Dr. Mariam Elsadiq Almahdi, Minister of Foreign Affairs: “Despite the 40 per cent women’s quota guaranteed in the Constitutional Declaration and the Juba Peace Agreement, despite the political will from the highest level and the Prime Minister’s commitment, more progress needs to be made to promote women’s representation in decision making bodies, in sports, in media, etc. In addition to Gender Advisors in each ministry; we need more networking for women; and need support in building sisterhood and women leaders’ networks. We need to materialize the Women’s Commission, we need gender auditing. We have guarantees of the 40 per cent women’s quota and it needs to be implemented.”
The meeting concluded with a pledge from UN Women to provide virtual capacity building for female ministers and women in the civil service.
The Ministry of Social Development thanked UN Women for the support to advance gender equality in Sudan, especially UN Women’s support to women’s participation in the peace process. As the designated Gender Machinery, the Ministry of Social Development is implementing a project in partnership with UN Women, funded by SIDA and aimed at strengthening the gender capacity of the Ministry of Social Development, as well as targeted sectors, to promote gender integration in macroeconomic policy reforms, planning and budgeting processes.
Ms. Mlambo-Ngcuka congratulated Sudan for its achievements so far, including the ratification of CEDAW, drafting legislation on gender-based violence, and invited Sudan to be part of the Generation Equality Action Coalition on gender-based violence (GBV) and the Compact on Women, Peace and Security (WPS). UN Women can train women participating in the peace process, as part of the Compact on WPS.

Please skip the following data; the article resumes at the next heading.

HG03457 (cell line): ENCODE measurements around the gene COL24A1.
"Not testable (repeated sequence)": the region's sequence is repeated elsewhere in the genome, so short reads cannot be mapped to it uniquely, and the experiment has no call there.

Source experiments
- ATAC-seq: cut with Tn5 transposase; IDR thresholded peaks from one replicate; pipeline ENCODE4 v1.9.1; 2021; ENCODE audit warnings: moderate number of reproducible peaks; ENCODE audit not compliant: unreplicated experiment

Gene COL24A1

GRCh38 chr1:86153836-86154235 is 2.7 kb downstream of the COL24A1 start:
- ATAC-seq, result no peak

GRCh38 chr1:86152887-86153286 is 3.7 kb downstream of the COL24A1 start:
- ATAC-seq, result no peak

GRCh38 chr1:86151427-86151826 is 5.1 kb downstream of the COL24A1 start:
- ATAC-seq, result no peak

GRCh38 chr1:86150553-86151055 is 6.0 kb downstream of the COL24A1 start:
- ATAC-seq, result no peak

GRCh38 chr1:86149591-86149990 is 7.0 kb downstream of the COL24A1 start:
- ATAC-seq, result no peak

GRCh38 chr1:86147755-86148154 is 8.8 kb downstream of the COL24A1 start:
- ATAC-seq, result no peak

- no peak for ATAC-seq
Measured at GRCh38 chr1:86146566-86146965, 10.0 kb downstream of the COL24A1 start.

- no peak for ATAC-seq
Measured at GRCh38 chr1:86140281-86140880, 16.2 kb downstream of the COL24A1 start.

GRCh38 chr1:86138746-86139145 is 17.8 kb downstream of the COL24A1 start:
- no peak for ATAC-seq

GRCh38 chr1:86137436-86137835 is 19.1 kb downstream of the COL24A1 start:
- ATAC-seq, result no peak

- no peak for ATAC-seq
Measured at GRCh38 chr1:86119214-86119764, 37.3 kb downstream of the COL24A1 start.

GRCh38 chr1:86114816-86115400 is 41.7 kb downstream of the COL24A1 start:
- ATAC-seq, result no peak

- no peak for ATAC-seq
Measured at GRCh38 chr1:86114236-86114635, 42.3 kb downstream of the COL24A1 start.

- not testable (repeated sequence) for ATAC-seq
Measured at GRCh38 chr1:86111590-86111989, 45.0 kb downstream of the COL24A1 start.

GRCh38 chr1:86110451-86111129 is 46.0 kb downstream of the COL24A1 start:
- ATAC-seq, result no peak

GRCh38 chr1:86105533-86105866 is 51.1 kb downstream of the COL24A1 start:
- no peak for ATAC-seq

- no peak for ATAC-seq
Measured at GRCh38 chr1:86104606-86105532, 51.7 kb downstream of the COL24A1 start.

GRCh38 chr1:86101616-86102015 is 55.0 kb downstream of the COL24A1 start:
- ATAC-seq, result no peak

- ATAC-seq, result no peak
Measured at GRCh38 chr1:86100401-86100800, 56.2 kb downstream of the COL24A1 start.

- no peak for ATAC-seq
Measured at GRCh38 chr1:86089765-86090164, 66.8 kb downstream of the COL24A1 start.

Ms. Mlambo-Ngcuka ended her virtual mission to Sudan meeting with women observers of the Juba peace negotiations process, where women observers shared the challenges faced in the second round of negotiations. They also shared their view of the role the UN can play to ensure effective implementation of the gender provisions in the peace agreements.
“Women observers have done a lot of advocacy. Despite the government’s commitments to increase women’s representation to 40 per cent in the Constitution, this is not happening. Women’s voices at the grassroots level should be heard. UN Women has been supporting our involvement in the peace process. More support is needed to build women’s capacity, more women need to be reached”, said Nadia Ali, one of the women -observers of the peace process.
Huwaida Salih from East Kordofan highlighted that women pastoralists have always been forgotten and discriminated against, “Support is needed from UN Women to work with different groups so that they have their voices heard in different processes.”
“We do need to work much harder to make sure all women’s voices are heard. It is my last day today at UN Women, but my team will continue this important work. We will always stand with you,” the Executive Director told them.
It may have been the last day for Ms. Mlambo-Ngcuka as UN Women’s Executive Director, but she kept the momentum going to uplift women’s rights in Sudan and promised to continue to do so in her personal capacity.